Results 1 to 3 of 3

Thread: Treatment for Vampire Wounds?

  1. #1
    Join Date
    Mar 2008

    Default Treatment for Vampire Wounds?

    Okay sorry moderators with the impending release of Abraham Lincoln Vampire Hunter I could not resist. Though I am trying to imagine what such wounds would have registered on an average surgeons journal and expected treatment?
    1st LT Brian Schwatka
    Staff Asst Surgeon
    Medical Staff Regiment USA(Reenacted)
    Attached 3RD US Regular Infantry Co K(Reenacted)
    Attached 17th Corp Field Hospital(Reenacted)

  2. #2


    I'd suggest starting research here, in Varney the Vampire or the Feast of Blood, serialized in 1845 and then published in book form in 1847, available online:

    Here is how the doctor examines the wound:

    In a few moments the medical man was in the room, and he at once approached the bedside to speak to Flora, upon whose pale countenance he looked with evident interest, while at the same time it seemed mingled with a painful feeling -- at least so his own face indicated.

    "Well, Miss Bannerworth," he said, "what is all this I hear about an ugly dream you have had?"

    "A dream?" said Flora, as she fixed her beautiful eyes on his face.

    "Yes, as I understand."

    She shuddered and was silent.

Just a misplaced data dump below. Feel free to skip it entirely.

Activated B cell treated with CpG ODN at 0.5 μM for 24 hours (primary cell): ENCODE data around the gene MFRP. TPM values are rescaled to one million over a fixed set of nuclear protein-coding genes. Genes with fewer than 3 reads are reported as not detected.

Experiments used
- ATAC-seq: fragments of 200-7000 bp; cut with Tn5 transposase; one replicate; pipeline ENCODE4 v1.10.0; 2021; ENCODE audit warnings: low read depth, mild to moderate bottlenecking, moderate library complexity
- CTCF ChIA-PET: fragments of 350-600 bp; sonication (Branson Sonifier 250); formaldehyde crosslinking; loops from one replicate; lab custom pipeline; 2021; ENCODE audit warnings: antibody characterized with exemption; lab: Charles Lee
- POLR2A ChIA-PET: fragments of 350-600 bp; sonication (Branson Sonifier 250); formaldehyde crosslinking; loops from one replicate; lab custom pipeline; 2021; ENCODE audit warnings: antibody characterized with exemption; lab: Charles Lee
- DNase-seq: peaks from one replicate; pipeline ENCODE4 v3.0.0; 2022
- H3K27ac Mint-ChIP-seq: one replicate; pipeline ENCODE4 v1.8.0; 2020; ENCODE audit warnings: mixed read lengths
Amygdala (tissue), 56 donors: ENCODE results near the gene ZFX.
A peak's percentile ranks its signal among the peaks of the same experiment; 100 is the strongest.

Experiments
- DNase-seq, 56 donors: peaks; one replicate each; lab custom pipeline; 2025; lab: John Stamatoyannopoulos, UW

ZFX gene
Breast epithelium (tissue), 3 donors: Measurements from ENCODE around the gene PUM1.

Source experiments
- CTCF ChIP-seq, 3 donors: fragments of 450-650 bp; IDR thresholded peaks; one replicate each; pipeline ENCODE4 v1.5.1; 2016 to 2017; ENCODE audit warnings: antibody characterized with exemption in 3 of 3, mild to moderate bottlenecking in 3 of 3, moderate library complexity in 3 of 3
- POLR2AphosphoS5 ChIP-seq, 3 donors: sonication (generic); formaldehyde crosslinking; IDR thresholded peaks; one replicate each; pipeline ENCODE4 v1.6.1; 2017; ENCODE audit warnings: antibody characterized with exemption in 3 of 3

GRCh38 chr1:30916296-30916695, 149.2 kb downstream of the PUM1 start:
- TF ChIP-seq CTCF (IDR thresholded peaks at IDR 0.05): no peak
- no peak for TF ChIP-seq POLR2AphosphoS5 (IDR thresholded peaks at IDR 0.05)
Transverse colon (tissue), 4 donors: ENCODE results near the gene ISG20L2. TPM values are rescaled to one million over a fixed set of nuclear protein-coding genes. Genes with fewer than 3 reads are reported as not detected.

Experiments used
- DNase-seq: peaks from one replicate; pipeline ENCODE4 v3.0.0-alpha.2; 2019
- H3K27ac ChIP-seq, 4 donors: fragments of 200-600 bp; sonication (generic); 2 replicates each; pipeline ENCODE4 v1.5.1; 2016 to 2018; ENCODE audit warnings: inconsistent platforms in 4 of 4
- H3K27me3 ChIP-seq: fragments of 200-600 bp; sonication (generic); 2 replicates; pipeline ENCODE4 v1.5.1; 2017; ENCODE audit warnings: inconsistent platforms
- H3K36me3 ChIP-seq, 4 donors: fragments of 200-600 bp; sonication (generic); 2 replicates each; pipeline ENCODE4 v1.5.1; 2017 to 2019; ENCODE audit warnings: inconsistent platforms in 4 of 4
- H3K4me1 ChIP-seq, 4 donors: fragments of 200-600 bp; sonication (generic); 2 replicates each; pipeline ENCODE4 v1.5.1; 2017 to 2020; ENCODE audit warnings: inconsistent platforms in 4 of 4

"Was it not a dream, then?" added Mr. Chillingworth [the doctor].

    She wrung her hands, and in a voice of extreme anguish and pathos, said, -- "Would it were a dream -- would it were a dream! Oh, if any one could but convince me it was a dream!"

    "Well, will you tell me what it was?"

    "Yes, sir, it was a vampyre."

    Mr. Chillingworth glanced at Henry, as he said, in reply to Flora's words, -- "I suppose that is, after all, another name, Flora, for the nightmare?"

    "No -- no -- no!"

    "Do you really, then, persist in believing anything so absurd, Miss Bannerworth?"

    "What can I say to the evidence of my own senses?" she replied. "I saw it, Henry saw it, George saw, Mr. Marchdale, my mother -- all saw it. We could not all be at the same time the victims of the same delusion."

    "How faintly you speak."

    "I am very faint and ill."

    "Indeed. What wound is that on your neck?"